A student from the University of Maryland has created a series of images inspired by the 2008 WWF project Population by Pixel. Josh Smith who goes by the name JJSmooth44 on Imgur created the series depicting endangered animals using only the number of pixels equivalent to the animals left remaining.
The series originally went viral on Imgur and has since been posted back in September 2019 but has since regained traction. It’s been viewed more than 140,000 times and received over 400 comments, many of which are in full support of this shocking visualization of animal populations. As sobering as this project is, it shows how important animal conservation is and which animal populations have dropped so significantly they’re on the brink of extinction.
• Check out the best cameras for wildlife photography so you can capture animals in their own habitats without disturbing them
Species such as the Amur Leopard and the Javan Rhino, have so few left in the wild that each pixel is so large, the images appear as blocks of color rather than a distinguishable image. Although it’s said that just 60 of each is left in the wild, the creator actually used 49 pixels to create both images.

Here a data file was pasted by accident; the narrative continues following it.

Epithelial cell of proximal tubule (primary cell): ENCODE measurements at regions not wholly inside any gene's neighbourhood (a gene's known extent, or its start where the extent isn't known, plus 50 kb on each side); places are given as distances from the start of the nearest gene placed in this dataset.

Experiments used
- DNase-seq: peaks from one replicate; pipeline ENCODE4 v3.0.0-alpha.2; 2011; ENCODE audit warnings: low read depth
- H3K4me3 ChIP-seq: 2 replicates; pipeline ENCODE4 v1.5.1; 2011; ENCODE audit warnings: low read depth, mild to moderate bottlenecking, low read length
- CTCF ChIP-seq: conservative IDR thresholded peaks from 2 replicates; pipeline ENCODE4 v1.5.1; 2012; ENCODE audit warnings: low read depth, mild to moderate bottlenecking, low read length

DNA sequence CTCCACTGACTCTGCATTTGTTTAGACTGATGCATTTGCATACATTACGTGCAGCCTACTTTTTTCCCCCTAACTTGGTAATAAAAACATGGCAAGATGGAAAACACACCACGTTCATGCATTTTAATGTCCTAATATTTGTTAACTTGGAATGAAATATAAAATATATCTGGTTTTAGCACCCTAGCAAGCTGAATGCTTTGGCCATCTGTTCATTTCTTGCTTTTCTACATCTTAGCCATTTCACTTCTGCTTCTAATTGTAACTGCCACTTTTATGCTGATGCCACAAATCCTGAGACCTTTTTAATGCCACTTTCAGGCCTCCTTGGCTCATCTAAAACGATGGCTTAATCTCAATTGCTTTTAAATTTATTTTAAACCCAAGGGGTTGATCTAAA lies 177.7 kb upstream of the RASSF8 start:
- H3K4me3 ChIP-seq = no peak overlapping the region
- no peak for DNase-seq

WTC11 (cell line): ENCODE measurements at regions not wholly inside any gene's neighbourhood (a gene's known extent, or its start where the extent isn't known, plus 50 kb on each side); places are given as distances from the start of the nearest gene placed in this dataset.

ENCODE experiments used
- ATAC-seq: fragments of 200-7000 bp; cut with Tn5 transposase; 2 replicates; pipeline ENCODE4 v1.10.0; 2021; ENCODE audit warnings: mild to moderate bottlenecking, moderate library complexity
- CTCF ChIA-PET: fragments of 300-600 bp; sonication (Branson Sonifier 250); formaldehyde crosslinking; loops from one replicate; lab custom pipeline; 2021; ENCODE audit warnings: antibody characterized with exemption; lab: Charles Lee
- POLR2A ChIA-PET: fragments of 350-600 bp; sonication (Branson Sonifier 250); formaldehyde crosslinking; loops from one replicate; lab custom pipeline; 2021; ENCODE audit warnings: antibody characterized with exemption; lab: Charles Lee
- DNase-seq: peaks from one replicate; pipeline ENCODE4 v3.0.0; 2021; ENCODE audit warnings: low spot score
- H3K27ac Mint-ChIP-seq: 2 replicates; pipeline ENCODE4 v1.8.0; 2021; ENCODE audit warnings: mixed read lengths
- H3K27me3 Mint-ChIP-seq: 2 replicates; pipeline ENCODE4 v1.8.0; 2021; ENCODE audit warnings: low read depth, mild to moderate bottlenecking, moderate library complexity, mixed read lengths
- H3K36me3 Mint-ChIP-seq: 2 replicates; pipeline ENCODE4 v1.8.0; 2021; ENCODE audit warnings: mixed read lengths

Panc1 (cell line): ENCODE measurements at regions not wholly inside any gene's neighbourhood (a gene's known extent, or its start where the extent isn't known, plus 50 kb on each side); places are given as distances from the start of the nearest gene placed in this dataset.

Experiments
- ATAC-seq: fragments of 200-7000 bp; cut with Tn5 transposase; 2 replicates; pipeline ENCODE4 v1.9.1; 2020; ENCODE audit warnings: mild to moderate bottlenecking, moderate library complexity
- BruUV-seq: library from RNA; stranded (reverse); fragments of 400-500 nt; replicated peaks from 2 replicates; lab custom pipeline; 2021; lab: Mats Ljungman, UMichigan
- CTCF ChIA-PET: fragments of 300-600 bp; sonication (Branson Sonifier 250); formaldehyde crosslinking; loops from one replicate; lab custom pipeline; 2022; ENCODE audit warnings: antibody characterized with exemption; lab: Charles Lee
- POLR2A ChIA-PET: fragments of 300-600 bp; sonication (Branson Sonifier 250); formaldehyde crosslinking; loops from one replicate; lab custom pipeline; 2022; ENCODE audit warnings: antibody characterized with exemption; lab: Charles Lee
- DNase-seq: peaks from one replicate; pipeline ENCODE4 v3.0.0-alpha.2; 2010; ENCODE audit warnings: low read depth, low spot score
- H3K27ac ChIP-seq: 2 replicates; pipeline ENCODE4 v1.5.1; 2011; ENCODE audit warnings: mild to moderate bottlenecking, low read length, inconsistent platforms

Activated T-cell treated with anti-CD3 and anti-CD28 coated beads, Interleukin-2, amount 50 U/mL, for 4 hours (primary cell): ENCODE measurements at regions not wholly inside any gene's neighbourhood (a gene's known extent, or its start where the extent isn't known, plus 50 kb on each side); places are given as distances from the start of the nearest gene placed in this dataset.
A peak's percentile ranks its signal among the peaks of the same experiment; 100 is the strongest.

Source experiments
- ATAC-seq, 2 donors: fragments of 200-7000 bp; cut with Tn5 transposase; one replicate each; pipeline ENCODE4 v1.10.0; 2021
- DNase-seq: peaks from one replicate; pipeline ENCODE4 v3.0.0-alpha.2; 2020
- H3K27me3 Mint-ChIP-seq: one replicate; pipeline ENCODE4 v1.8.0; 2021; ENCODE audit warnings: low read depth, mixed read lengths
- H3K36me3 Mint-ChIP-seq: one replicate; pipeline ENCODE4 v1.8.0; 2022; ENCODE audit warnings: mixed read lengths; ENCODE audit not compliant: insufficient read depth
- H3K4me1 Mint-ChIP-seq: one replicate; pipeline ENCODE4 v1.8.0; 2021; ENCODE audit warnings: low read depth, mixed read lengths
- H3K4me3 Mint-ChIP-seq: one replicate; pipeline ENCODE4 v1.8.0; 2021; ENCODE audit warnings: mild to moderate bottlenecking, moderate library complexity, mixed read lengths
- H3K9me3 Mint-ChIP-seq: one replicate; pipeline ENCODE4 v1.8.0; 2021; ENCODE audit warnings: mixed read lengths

To show the comparison between healthy animal populations, concerning animal populations and those that are in crisis, Smith also included depictions of the Borneon Orangutan population (around 45,000 - 69,000 remainings), Indian elephants (20,000 - 25,000 remaining) and Bengal tigers (around 2,500 remaining). While it’s easy to make out the orangutangs and elephant, the tiger photo is only recognizable through its distinct coloring and pattern.
Had humans been included in the series, the image would’ve needed an enormous 8 billion pixels making it one extremely high res image (if it had been created). Not only would you have been able to make out the subject in extreme detail but you probably could’ve zoomed in to see individual pores – a stark contrast from the blocks of colors that appeared in some of the most endangered animal photos.
Smith admits the images are computer-generated and in fact, he created them using computer programming (it doesn’t say whether he had help from AI). While he didn’t take the photos or even come up with the concept, he added fresh fire to a concept that shocked people in 2008 and still shocks people today.